PhantomJS, Capybaras, and Poodles

Poodle source: https://secure.flickr.com/photos/imagesbywestfall/3452788638/in/photolist-6g7rLA-5Ly2TJ-dhgp22-7Eq65g-4L9Gkr-4L9Gkv-5MgFuL-86RKEk-a2Vhpv-54pS7t-uKNEz-2yMbx-7KkzPK-7BizcU-6fJFni-38DoTP-8smzb-rQXyi-fcDEVr-7b85h1-7Y7hwQ-dKEkPA-7AtcjM-keJ7tm-7NDCUj-dGSKFe-7kYDHP-8cXRa5-bKAgZ-5McrAk-6eCU2x-ijPiDn-9ycYtL-2rSBGq-7DRCHb-7Aniiq-7BiAts-dTdnGK-9wm9XC-dKEkb7-7tzuvX-7pSYi1-7uyoDN-dKyToP-7yA4oj-6x661Y-7nXHTq-7B9BnA-7zfV92-kSpeT/

The client that I am working with runs a web store and needed some changes made to the Spree/Paypal Express Checkout gateway to support receiving addresses from Paypal. This involves a fair amount of coordination between Paypal and Spree. It’s also fairly mission critical. This is the kind of code that requires a fair amount of testing. It is also the kind of code that is best tested via integration/acceptance level of testing.

We use Capybara and PhantomJS to drive the acceptance level tests. PhantomJS is a great little headless browser that makes it very easy to run acceptance tests on a CI server (or on a developer system).

The tests that interracted with Paypal’s sandbox started to fail on Friday. It turns out that PhantomJS defaults to SSLv3 when connecting to a SSL enabled site. Paypal had started to disable SSLv3 across their site.

The good news is that there is an easy workaround to convince PhantomJS to use TLSv1 when connecting to an SSL web site. All you need to do is to add the following snippet to your spec/spec_helper.rb file:

1
2
3
4
5
Capybara.register_driver :poltergeist do |app|
  Capybara::Poltergeist::Driver.new(app,
      :phantomjs_options => ['--ssl-protocol=TLSv1'], :debug => false)
  end
end

At this point, the tests started to pass again.

Update:

You can also tell PhantomJS to use any SSL/TlS protocol with the following syntax:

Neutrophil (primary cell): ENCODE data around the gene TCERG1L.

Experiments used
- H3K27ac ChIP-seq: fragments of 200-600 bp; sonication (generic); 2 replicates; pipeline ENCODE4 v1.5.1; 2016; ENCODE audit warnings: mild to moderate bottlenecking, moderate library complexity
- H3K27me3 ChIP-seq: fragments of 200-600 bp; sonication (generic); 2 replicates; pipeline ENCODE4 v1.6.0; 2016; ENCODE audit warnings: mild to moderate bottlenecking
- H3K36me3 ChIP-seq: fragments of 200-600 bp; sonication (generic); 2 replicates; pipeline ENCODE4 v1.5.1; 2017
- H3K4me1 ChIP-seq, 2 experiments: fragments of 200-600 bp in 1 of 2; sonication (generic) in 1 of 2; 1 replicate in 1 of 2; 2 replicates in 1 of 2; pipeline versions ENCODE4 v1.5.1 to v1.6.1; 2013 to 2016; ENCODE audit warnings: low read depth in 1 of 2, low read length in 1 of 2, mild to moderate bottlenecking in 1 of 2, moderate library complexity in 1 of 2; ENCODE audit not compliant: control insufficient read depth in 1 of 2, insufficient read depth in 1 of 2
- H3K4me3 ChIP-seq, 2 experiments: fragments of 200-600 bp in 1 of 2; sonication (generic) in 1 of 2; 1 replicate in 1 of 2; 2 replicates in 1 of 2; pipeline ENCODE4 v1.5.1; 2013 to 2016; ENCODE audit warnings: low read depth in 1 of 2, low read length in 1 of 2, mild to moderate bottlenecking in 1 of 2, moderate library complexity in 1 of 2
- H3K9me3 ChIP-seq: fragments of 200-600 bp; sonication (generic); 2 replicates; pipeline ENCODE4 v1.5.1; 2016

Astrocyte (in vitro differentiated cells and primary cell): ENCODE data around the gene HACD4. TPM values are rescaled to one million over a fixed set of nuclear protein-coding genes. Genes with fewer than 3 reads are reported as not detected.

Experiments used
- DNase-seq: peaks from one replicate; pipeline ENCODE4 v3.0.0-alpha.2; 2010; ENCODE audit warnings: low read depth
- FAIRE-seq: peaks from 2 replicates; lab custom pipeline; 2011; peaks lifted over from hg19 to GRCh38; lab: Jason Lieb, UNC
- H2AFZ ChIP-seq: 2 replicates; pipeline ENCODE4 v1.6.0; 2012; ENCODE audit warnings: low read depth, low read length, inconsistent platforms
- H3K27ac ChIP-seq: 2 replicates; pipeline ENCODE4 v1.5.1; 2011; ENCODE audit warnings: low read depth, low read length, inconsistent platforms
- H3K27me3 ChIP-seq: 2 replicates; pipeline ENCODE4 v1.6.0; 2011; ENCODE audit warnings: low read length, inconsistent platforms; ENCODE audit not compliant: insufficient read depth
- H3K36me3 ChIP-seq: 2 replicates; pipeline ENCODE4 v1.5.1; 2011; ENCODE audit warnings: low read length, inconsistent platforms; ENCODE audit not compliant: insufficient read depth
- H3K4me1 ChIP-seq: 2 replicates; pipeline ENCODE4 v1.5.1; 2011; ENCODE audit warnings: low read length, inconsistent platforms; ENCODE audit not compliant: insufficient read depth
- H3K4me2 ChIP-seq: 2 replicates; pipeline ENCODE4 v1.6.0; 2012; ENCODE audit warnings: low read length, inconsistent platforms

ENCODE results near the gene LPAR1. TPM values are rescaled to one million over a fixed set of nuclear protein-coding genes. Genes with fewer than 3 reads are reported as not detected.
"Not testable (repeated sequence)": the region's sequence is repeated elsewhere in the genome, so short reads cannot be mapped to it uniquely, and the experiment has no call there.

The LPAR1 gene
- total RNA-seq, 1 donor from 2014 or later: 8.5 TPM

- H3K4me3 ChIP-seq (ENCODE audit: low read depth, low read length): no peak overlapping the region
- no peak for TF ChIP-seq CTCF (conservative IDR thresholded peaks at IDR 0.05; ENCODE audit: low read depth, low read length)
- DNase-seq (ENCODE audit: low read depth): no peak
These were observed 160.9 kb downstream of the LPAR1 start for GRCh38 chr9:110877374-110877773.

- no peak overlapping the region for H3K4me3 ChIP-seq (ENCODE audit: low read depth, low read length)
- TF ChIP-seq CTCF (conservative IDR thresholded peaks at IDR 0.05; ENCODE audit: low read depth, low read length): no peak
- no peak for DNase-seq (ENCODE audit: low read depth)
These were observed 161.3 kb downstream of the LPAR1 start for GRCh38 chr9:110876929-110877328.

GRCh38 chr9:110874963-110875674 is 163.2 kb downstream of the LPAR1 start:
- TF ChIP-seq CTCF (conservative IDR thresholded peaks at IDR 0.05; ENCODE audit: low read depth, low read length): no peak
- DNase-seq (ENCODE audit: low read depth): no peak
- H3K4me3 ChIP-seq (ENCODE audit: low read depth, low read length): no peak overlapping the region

1
2
3
4
5
Capybara.register_driver :poltergeist do |app|
  Capybara::Poltergeist::Driver.new(app,
      :phantomjs_options => ['--ssl-protocol=ANY'], :debug => false)
  end
end

This will trigger the usual SSL/TlS negotiation and allow the connection to proceed with any supported protocol version.

Implicit vs Explicit Testing

A developer pulls a copy of the staging database and runs a migration to make sure that it will work against the existing data and structure.

A developer writes specs around a new feature that he is building.

Both acts imply testing. One is explicit...

Read More...

PGP Public Key

It’s not a surprise that governments in general want to monitor what happens on the Internet. I always took the stance that anything that goes over unproctected and unencrypted channel was basically public. Private things need to be encrypted. This is...

Read More...

Go Static Young Man!

There are many options available for blog posting. There are SaaS solutions where the blogging infrastructure is managed for you. There are a few self-hosted solution where you (or your organization) is managing the infrastructure of your blog. Either...

Read More...

Page 1 of 6

Next page